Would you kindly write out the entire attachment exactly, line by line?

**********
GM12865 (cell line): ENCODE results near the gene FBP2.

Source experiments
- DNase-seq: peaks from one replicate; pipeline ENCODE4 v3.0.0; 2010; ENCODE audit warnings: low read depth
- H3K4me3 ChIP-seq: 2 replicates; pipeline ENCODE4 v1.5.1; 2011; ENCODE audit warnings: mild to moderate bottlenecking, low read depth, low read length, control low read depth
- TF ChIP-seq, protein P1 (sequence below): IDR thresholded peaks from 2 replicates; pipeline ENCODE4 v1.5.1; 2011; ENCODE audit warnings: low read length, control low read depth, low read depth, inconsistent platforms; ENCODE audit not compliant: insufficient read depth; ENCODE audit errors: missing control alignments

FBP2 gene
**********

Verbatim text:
GM12865 (cell line): ENCODE results near the gene FBP2.

Source experiments
- DNase-seq: peaks from one replicate; pipeline ENCODE4 v3.0.0; 2010; ENCODE audit warnings: low read depth
- H3K4me3 ChIP-seq: 2 replicates; pipeline ENCODE4 v1.5.1; 2011; ENCODE audit warnings: mild to moderate bottlenecking, low read depth, low read length, control low read depth
- TF ChIP-seq, protein P1 (sequence below): IDR thresholded peaks from 2 replicates; pipeline ENCODE4 v1.5.1; 2011; ENCODE audit warnings: low read length, control low read depth, low read depth, inconsistent platforms; ENCODE audit not compliant: insufficient read depth; ENCODE audit errors: missing control alignments

FBP2 gene